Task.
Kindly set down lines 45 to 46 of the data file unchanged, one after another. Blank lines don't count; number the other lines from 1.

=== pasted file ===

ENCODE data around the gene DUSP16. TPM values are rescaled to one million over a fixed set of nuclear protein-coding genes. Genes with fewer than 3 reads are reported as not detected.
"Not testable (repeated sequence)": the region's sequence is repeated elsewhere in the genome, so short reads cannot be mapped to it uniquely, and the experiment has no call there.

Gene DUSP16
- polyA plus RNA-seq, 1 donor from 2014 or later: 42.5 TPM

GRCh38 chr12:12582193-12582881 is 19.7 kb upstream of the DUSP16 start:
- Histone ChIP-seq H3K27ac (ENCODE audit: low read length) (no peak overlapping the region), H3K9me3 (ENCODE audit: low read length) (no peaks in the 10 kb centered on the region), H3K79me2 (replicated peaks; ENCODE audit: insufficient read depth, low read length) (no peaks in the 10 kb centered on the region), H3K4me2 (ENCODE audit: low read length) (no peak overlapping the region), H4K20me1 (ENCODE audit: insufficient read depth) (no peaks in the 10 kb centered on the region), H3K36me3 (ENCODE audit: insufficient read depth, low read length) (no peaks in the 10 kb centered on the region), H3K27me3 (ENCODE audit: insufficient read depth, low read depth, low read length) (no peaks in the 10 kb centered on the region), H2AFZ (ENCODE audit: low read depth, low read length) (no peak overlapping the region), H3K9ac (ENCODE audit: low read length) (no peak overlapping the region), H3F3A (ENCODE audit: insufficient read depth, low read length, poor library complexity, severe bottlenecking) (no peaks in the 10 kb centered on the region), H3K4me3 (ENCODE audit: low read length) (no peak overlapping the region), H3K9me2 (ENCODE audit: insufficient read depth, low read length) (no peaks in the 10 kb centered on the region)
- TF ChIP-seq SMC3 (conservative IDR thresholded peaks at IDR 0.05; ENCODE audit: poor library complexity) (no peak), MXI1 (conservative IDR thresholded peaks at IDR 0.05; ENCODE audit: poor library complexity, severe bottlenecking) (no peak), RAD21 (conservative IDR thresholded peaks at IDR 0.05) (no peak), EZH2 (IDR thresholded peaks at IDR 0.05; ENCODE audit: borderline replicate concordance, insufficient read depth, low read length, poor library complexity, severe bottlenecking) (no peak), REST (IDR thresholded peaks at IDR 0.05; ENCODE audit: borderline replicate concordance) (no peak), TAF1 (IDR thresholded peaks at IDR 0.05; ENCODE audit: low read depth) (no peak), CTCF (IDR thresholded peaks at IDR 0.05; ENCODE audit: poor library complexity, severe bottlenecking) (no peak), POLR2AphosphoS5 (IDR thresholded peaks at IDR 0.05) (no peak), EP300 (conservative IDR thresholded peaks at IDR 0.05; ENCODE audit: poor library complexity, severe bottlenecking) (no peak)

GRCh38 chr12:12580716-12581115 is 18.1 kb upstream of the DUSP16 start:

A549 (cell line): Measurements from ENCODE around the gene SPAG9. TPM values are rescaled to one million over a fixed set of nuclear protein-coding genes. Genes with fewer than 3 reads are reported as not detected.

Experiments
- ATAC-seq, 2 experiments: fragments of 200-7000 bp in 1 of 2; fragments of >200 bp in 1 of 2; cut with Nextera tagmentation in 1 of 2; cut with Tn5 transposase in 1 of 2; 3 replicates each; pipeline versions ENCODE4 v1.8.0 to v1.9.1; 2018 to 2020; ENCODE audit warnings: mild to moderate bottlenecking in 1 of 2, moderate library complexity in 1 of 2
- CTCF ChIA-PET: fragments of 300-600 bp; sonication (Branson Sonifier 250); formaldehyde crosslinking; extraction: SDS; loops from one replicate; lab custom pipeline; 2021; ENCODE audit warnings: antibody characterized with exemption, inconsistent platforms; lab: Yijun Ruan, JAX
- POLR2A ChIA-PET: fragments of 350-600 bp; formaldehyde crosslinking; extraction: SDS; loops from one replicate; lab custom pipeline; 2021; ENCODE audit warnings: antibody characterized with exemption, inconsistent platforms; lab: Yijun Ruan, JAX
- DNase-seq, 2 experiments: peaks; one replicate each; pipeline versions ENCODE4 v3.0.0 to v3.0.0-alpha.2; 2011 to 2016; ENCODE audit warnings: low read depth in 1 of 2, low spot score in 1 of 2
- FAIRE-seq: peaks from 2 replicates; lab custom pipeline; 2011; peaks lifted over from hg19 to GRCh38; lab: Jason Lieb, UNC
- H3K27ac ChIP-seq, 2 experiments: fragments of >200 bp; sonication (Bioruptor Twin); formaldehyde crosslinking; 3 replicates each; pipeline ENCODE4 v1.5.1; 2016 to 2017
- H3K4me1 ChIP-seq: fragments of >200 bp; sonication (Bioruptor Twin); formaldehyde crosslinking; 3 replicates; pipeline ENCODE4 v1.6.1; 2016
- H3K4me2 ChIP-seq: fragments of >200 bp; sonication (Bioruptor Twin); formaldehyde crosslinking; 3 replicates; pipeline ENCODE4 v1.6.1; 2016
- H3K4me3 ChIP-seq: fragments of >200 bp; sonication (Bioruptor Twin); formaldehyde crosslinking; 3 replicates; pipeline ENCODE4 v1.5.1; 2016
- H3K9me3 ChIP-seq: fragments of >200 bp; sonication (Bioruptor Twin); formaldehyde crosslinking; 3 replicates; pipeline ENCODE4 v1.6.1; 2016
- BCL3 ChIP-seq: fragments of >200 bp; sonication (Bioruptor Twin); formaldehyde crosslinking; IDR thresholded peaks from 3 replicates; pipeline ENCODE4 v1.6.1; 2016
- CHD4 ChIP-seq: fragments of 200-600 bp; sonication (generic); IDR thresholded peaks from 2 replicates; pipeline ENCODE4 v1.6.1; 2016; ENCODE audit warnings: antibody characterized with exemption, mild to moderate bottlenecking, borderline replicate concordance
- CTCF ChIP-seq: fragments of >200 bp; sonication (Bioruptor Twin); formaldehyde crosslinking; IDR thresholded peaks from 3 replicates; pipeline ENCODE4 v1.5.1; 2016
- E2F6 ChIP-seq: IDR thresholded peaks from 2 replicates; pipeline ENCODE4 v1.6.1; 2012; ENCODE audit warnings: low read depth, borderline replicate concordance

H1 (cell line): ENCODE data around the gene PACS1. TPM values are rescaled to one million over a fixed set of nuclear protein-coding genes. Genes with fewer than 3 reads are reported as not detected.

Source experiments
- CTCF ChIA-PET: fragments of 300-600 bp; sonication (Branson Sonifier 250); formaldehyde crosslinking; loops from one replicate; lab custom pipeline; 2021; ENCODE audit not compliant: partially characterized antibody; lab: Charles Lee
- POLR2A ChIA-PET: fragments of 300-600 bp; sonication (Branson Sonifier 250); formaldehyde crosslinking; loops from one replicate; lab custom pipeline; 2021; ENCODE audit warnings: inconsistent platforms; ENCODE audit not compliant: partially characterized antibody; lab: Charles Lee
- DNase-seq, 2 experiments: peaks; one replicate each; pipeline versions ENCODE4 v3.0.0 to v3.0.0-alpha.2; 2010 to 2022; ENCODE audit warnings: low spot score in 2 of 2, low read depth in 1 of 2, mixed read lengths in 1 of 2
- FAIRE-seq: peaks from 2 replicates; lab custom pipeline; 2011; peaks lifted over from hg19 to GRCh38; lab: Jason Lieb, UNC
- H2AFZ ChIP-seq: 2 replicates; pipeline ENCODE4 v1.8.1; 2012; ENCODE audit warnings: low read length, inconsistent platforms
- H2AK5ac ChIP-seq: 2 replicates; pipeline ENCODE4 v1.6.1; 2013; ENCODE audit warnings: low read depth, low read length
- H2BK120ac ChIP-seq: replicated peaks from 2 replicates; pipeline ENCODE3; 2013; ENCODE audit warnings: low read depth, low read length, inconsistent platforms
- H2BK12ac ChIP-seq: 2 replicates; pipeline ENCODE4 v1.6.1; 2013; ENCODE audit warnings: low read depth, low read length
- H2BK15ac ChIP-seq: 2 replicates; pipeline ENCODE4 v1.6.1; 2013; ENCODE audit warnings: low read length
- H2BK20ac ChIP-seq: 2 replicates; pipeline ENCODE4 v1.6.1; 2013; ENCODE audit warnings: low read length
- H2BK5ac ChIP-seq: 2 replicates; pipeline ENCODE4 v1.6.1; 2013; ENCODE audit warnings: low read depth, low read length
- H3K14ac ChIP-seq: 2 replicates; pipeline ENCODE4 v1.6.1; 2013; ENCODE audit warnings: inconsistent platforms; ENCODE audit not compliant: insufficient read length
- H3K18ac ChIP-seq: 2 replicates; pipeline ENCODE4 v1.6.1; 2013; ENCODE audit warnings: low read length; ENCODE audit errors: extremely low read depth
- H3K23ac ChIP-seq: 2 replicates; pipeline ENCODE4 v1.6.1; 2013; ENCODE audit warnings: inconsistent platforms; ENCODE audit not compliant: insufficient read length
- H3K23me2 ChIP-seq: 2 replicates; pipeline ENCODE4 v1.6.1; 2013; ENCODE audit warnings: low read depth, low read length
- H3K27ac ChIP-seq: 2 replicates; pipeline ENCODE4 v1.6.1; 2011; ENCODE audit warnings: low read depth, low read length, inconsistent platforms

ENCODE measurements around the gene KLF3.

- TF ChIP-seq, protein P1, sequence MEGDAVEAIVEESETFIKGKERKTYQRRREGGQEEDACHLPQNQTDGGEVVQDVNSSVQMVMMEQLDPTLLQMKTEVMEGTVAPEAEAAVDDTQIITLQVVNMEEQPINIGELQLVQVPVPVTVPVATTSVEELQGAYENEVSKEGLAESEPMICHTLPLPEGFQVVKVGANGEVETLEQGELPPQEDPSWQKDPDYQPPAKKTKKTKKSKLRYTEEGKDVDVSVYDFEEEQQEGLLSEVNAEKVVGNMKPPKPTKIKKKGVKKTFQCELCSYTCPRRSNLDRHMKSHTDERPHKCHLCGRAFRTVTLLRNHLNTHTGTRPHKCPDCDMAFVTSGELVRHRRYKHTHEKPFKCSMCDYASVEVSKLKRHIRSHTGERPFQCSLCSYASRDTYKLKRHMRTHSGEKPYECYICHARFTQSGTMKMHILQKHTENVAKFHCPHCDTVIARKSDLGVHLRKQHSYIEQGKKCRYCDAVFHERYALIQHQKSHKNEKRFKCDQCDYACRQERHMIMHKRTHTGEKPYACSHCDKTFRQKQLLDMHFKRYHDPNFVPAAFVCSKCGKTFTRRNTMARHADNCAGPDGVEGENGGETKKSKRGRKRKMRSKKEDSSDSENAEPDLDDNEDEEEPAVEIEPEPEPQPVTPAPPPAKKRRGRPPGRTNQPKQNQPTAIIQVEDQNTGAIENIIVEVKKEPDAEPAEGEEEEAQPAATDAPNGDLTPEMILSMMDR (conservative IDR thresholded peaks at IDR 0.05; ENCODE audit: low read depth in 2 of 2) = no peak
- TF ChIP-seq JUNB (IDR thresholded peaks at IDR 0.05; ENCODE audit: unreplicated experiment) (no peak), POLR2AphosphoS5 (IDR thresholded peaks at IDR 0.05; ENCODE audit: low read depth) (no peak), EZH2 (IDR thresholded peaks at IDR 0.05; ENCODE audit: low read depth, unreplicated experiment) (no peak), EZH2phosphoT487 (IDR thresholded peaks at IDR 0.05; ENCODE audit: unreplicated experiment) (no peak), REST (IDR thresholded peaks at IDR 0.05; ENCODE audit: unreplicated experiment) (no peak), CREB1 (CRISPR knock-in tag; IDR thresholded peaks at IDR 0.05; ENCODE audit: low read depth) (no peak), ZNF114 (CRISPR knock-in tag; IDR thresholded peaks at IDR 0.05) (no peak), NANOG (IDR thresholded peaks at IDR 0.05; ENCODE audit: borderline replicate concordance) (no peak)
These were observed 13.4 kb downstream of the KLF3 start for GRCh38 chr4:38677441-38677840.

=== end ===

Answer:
- TF ChIP-seq JUNB (IDR thresholded peaks at IDR 0.05; ENCODE audit: unreplicated experiment) (no peak), POLR2AphosphoS5 (IDR thresholded peaks at IDR 0.05; ENCODE audit: low read depth) (no peak), EZH2 (IDR thresholded peaks at IDR 0.05; ENCODE audit: low read depth, unreplicated experiment) (no peak), EZH2phosphoT487 (IDR thresholded peaks at IDR 0.05; ENCODE audit: unreplicated experiment) (no peak), REST (IDR thresholded peaks at IDR 0.05; ENCODE audit: unreplicated experiment) (no peak), CREB1 (CRISPR knock-in tag; IDR thresholded peaks at IDR 0.05; ENCODE audit: low read depth) (no peak), ZNF114 (CRISPR knock-in tag; IDR thresholded peaks at IDR 0.05) (no peak), NANOG (IDR thresholded peaks at IDR 0.05; ENCODE audit: borderline replicate concordance) (no peak)
These were observed 13.4 kb downstream of the KLF3 start for GRCh38 chr4:38677441-38677840.